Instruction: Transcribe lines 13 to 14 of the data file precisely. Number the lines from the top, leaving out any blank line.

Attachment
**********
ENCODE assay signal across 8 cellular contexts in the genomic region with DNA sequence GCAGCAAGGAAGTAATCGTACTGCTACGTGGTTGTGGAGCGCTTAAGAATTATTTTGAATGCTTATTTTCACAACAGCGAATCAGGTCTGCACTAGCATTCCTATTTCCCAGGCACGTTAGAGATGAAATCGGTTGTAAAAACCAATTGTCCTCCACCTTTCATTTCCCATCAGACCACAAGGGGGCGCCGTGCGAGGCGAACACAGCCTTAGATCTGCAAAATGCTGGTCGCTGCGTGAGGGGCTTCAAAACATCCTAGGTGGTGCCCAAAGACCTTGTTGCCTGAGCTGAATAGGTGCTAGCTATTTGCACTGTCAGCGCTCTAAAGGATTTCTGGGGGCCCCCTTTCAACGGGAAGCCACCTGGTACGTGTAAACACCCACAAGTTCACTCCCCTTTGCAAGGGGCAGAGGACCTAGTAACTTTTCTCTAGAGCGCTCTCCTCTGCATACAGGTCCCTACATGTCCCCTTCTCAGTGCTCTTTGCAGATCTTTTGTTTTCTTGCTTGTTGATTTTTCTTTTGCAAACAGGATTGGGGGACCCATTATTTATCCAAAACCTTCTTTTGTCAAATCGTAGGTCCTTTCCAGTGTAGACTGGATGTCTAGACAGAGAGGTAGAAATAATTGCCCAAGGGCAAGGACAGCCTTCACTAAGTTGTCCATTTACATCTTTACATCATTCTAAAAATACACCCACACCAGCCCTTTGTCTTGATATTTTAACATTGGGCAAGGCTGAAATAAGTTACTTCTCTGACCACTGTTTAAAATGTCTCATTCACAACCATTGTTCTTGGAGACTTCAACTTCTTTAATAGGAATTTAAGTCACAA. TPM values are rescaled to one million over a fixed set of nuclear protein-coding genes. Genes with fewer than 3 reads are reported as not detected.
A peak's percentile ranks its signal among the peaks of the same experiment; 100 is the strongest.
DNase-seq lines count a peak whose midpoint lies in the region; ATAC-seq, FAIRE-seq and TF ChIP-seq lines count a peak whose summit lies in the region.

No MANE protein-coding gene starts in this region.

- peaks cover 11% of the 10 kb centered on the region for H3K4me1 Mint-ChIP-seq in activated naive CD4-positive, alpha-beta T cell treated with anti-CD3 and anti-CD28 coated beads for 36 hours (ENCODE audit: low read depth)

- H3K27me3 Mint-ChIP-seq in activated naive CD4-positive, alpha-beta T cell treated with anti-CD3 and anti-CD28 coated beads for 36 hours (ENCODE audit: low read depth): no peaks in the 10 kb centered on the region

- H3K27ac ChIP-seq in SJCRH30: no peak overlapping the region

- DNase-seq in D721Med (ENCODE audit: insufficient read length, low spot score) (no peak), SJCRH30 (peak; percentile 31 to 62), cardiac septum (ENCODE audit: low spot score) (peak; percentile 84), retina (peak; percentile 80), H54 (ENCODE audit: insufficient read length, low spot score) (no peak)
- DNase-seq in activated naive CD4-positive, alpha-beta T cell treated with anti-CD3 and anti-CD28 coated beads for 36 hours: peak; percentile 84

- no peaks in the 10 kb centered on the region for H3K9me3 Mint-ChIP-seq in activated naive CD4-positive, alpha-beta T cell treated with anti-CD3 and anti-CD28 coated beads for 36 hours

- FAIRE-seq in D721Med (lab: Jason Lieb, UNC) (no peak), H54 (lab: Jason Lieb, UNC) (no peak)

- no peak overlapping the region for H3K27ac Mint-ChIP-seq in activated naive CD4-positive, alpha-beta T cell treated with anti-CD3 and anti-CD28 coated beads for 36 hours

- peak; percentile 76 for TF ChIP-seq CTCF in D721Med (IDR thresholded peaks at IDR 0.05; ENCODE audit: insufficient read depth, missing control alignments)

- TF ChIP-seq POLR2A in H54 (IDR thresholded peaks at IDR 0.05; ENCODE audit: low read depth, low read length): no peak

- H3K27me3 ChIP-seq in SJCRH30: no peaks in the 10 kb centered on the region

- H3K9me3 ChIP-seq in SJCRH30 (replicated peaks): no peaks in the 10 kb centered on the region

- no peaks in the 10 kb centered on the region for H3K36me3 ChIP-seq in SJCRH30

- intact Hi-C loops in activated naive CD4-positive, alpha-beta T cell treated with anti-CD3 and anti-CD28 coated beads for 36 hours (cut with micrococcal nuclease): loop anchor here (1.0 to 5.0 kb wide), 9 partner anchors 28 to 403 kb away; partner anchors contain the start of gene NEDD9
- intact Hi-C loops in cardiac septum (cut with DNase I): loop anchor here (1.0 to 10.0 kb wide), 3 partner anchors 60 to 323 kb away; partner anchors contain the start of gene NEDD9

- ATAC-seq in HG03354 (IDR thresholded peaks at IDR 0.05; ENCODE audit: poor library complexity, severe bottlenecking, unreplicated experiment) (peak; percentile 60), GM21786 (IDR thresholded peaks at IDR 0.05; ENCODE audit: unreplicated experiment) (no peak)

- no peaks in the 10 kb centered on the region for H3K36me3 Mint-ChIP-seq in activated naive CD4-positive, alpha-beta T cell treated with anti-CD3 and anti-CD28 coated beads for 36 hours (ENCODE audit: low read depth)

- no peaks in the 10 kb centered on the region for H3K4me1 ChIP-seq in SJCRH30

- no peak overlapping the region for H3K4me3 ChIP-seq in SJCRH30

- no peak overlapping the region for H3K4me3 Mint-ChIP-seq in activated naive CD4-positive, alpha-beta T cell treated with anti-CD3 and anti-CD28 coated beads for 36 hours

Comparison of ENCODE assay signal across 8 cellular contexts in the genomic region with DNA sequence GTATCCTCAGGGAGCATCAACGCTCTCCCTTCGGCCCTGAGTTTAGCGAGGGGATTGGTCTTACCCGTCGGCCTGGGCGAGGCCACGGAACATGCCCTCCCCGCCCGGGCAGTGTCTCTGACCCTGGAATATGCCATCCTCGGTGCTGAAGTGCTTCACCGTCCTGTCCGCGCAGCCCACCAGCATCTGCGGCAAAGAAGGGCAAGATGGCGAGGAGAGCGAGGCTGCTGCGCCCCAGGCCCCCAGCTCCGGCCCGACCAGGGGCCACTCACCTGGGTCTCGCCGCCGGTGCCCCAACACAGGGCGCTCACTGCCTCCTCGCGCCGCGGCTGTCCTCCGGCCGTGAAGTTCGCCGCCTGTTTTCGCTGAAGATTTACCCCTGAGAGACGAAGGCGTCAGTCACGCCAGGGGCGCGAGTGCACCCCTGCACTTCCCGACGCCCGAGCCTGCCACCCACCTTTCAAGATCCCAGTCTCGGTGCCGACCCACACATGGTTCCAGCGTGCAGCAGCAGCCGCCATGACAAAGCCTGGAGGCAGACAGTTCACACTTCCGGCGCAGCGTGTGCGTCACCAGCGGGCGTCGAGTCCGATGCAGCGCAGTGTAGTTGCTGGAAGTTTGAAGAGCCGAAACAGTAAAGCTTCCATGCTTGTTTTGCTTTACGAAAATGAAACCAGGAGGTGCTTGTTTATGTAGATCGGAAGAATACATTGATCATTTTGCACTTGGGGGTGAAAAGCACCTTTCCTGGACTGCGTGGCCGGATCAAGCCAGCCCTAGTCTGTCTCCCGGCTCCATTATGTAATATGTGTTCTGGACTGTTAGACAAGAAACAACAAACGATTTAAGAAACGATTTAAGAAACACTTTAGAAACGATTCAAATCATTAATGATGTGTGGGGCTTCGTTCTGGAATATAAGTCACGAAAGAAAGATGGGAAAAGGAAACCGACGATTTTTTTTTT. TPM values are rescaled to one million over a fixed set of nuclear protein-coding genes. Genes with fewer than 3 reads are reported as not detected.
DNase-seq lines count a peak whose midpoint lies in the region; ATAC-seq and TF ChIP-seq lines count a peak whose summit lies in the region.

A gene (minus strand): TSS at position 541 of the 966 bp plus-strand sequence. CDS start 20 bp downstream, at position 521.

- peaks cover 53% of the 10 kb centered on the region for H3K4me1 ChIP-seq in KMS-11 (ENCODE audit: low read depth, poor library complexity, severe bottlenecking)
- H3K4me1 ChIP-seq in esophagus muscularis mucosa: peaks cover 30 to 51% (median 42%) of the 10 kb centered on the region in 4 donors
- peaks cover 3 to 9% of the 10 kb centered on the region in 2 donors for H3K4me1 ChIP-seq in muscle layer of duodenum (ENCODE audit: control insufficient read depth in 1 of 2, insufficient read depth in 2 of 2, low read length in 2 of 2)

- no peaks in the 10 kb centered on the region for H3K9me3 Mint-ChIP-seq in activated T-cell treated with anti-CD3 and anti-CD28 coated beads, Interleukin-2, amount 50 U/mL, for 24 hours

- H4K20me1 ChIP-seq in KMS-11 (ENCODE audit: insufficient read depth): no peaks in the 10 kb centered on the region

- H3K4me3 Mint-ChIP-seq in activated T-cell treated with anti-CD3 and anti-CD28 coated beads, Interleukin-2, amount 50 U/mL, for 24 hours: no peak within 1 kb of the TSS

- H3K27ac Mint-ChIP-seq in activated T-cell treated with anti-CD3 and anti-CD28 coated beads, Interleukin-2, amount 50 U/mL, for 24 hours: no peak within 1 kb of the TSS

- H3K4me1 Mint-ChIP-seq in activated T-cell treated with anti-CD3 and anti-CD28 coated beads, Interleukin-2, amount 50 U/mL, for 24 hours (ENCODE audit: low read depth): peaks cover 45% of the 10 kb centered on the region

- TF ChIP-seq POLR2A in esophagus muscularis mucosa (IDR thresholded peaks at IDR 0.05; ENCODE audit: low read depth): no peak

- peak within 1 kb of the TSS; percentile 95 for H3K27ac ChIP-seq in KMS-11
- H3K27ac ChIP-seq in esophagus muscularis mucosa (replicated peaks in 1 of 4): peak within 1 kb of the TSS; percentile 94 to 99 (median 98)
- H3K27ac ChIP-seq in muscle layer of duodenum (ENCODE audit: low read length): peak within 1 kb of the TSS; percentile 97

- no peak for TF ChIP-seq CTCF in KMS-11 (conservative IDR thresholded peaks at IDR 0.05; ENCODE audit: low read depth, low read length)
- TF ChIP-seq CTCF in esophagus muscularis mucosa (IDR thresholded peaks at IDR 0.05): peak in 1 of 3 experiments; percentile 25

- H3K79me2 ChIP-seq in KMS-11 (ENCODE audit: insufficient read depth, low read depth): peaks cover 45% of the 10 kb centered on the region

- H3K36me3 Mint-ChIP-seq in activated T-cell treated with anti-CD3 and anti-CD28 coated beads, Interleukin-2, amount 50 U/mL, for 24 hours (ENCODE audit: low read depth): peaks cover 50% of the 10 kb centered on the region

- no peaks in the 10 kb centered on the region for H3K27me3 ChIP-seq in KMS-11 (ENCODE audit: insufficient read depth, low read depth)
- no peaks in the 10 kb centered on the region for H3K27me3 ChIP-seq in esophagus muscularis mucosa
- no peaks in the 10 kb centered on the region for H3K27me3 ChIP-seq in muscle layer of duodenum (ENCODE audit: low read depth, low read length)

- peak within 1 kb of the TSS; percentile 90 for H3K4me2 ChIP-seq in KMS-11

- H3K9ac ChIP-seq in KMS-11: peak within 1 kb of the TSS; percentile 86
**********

- peak; percentile 76 for TF ChIP-seq CTCF in D721Med (IDR thresholded peaks at IDR 0.05; ENCODE audit: insufficient read depth, missing control alignments)

- TF ChIP-seq POLR2A in H54 (IDR thresholded peaks at IDR 0.05; ENCODE audit: low read depth, low read length): no peak